“An Associated Press-MTV poll finds 3 in 10 teens and young adults have had people get into their Facebook, Twitter, MySpace or other Internet accounts and either impersonate or spy on them…” (Kerr 1). There are people out there spying on teens on the internet. If a person is spying on your account, they are not necessarily someone you know. A stranger that hacks into your account may be trying to gain information about you through messages and personal information on the internet. Having this information in someone else’s hands can be dangerous. Parry Aftab, an internet lawyer and safety expert explained in an interview with Rob Stafford from NBC News that “Pedophiles are using all of the social networking sites. And every other anonymous Internet technology to find kids. The social networking sites are where kids are.” (qtd in Kerr par 2). If one of these online predators accesses any of your personal information by spying on your account, there is a strong likelihood that they will use this information to find or harass you.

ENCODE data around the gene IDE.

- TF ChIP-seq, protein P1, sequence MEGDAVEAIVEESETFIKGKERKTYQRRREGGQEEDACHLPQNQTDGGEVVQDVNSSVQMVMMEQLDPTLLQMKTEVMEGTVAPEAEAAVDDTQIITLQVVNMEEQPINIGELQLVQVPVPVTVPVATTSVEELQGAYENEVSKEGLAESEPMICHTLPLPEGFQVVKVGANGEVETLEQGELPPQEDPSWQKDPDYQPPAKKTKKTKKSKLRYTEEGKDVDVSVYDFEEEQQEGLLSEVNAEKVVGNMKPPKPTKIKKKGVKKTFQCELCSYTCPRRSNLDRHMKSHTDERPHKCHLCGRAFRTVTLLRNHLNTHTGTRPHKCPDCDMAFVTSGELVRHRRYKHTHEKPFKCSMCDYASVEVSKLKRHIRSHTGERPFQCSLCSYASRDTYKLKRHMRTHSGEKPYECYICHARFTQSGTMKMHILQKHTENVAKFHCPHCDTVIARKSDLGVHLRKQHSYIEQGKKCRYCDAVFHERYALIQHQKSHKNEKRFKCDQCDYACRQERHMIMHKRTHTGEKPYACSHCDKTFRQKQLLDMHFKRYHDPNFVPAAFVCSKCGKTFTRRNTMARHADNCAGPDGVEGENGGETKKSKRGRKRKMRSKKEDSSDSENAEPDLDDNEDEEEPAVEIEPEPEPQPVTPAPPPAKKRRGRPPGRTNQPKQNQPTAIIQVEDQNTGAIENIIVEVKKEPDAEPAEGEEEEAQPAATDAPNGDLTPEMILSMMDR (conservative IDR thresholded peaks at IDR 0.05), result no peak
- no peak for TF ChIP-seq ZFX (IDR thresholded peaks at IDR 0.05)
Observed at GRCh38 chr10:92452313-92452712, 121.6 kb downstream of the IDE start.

“’You can change your privacy settings but people put far, far too much personal information into Facebook and other social networking sites … You don't necessarily know all your [Facebook] friends on there that well.’- IT Security Consultant, Rob Vaughan”(Warning to. Par 3). On Facebook, you are able to put a lot of personal information about yourself such as your e-mail address, phone number, where you grew up, where you work, what school you go/went to and even your addresses. Some people that you friend on Facebook may seem popular and fun on the internet, but you never know who’s behind the screen on the other side. When you have your personal information up on social networking websites, you are putting yourself in danger. The person you think is a fourteen-year-old girl who says goes to your school may actually be a forty-year-old pedophile with a criminal record. This is why your social networking friends should be people you know, and should not be a person who you think sounds familiar but aren’t sure. Friending random people puts you at risk of being assaulted or stalked through the internet.